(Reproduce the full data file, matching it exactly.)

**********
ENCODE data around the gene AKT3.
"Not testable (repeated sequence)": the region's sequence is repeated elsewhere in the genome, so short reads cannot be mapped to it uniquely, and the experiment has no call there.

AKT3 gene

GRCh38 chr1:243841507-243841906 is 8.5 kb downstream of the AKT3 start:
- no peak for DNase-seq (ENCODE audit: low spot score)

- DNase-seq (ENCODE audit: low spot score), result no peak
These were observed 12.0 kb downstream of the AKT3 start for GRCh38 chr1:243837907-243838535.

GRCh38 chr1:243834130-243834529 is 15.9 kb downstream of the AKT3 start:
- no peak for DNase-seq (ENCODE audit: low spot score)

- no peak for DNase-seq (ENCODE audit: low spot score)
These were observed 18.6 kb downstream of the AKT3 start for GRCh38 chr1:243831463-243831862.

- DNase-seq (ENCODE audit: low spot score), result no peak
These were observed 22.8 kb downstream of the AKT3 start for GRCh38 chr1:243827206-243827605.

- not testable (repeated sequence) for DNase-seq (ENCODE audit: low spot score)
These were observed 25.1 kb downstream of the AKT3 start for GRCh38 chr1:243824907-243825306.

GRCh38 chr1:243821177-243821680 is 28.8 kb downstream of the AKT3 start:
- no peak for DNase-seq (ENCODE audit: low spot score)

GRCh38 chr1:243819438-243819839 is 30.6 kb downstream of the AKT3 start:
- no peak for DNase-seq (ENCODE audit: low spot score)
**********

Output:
ENCODE data around the gene AKT3.
"Not testable (repeated sequence)": the region's sequence is repeated elsewhere in the genome, so short reads cannot be mapped to it uniquely, and the experiment has no call there.

AKT3 gene

GRCh38 chr1:243841507-243841906 is 8.5 kb downstream of the AKT3 start:
- no peak for DNase-seq (ENCODE audit: low spot score)

- DNase-seq (ENCODE audit: low spot score), result no peak
These were observed 12.0 kb downstream of the AKT3 start for GRCh38 chr1:243837907-243838535.

GRCh38 chr1:243834130-243834529 is 15.9 kb downstream of the AKT3 start:
- no peak for DNase-seq (ENCODE audit: low spot score)

- no peak for DNase-seq (ENCODE audit: low spot score)
These were observed 18.6 kb downstream of the AKT3 start for GRCh38 chr1:243831463-243831862.

- DNase-seq (ENCODE audit: low spot score), result no peak
These were observed 22.8 kb downstream of the AKT3 start for GRCh38 chr1:243827206-243827605.

- not testable (repeated sequence) for DNase-seq (ENCODE audit: low spot score)
These were observed 25.1 kb downstream of the AKT3 start for GRCh38 chr1:243824907-243825306.

GRCh38 chr1:243821177-243821680 is 28.8 kb downstream of the AKT3 start:
- no peak for DNase-seq (ENCODE audit: low spot score)

GRCh38 chr1:243819438-243819839 is 30.6 kb downstream of the AKT3 start:
- no peak for DNase-seq (ENCODE audit: low spot score)